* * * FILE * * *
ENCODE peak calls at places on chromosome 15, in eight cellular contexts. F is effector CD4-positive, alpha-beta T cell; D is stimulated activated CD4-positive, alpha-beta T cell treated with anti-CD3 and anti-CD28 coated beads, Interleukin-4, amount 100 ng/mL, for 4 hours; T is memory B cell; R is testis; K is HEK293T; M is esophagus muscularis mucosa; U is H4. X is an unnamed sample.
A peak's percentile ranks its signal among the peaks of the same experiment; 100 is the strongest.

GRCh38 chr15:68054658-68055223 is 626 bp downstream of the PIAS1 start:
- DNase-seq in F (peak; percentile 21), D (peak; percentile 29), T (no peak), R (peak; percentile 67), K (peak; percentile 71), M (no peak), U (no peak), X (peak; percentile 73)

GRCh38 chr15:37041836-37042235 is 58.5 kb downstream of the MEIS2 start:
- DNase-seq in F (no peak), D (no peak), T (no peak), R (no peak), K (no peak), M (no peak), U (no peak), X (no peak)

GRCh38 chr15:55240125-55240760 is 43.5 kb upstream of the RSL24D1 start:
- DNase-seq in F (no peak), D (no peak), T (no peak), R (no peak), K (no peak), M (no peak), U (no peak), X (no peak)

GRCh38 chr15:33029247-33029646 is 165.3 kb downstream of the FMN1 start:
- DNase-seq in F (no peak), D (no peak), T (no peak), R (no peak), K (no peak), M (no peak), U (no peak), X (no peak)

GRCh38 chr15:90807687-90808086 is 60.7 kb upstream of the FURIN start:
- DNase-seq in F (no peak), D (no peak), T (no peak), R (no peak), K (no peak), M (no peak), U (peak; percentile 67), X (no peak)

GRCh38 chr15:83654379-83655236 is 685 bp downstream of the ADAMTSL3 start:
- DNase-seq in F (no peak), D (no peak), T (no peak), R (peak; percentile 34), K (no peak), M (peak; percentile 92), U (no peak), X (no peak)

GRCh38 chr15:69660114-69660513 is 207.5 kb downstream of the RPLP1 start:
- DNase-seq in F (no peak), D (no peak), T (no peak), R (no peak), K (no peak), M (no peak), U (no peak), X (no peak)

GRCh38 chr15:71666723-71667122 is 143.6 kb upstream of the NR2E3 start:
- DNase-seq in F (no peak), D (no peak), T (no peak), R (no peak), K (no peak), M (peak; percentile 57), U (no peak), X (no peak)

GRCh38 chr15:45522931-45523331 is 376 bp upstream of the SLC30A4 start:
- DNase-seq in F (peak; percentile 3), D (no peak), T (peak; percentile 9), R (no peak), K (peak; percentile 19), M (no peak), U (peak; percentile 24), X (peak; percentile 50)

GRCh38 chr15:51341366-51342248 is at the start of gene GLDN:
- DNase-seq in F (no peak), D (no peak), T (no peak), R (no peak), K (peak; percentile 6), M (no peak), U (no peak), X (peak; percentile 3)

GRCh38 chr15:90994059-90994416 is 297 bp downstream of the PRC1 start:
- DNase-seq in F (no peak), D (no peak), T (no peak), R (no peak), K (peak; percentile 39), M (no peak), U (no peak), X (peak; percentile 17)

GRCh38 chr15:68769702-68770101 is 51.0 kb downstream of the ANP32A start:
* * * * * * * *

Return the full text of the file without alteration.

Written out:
ENCODE peak calls at places on chromosome 15, in eight cellular contexts. F is effector CD4-positive, alpha-beta T cell; D is stimulated activated CD4-positive, alpha-beta T cell treated with anti-CD3 and anti-CD28 coated beads, Interleukin-4, amount 100 ng/mL, for 4 hours; T is memory B cell; R is testis; K is HEK293T; M is esophagus muscularis mucosa; U is H4. X is an unnamed sample.
A peak's percentile ranks its signal among the peaks of the same experiment; 100 is the strongest.

GRCh38 chr15:68054658-68055223 is 626 bp downstream of the PIAS1 start:
- DNase-seq in F (peak; percentile 21), D (peak; percentile 29), T (no peak), R (peak; percentile 67), K (peak; percentile 71), M (no peak), U (no peak), X (peak; percentile 73)

GRCh38 chr15:37041836-37042235 is 58.5 kb downstream of the MEIS2 start:
- DNase-seq in F (no peak), D (no peak), T (no peak), R (no peak), K (no peak), M (no peak), U (no peak), X (no peak)

GRCh38 chr15:55240125-55240760 is 43.5 kb upstream of the RSL24D1 start:
- DNase-seq in F (no peak), D (no peak), T (no peak), R (no peak), K (no peak), M (no peak), U (no peak), X (no peak)

GRCh38 chr15:33029247-33029646 is 165.3 kb downstream of the FMN1 start:
- DNase-seq in F (no peak), D (no peak), T (no peak), R (no peak), K (no peak), M (no peak), U (no peak), X (no peak)

GRCh38 chr15:90807687-90808086 is 60.7 kb upstream of the FURIN start:
- DNase-seq in F (no peak), D (no peak), T (no peak), R (no peak), K (no peak), M (no peak), U (peak; percentile 67), X (no peak)

GRCh38 chr15:83654379-83655236 is 685 bp downstream of the ADAMTSL3 start:
- DNase-seq in F (no peak), D (no peak), T (no peak), R (peak; percentile 34), K (no peak), M (peak; percentile 92), U (no peak), X (no peak)

GRCh38 chr15:69660114-69660513 is 207.5 kb downstream of the RPLP1 start:
- DNase-seq in F (no peak), D (no peak), T (no peak), R (no peak), K (no peak), M (no peak), U (no peak), X (no peak)

GRCh38 chr15:71666723-71667122 is 143.6 kb upstream of the NR2E3 start:
- DNase-seq in F (no peak), D (no peak), T (no peak), R (no peak), K (no peak), M (peak; percentile 57), U (no peak), X (no peak)

GRCh38 chr15:45522931-45523331 is 376 bp upstream of the SLC30A4 start:
- DNase-seq in F (peak; percentile 3), D (no peak), T (peak; percentile 9), R (no peak), K (peak; percentile 19), M (no peak), U (peak; percentile 24), X (peak; percentile 50)

GRCh38 chr15:51341366-51342248 is at the start of gene GLDN:
- DNase-seq in F (no peak), D (no peak), T (no peak), R (no peak), K (peak; percentile 6), M (no peak), U (no peak), X (peak; percentile 3)

GRCh38 chr15:90994059-90994416 is 297 bp downstream of the PRC1 start:
- DNase-seq in F (no peak), D (no peak), T (no peak), R (no peak), K (peak; percentile 39), M (no peak), U (no peak), X (peak; percentile 17)

GRCh38 chr15:68769702-68770101 is 51.0 kb downstream of the ANP32A start: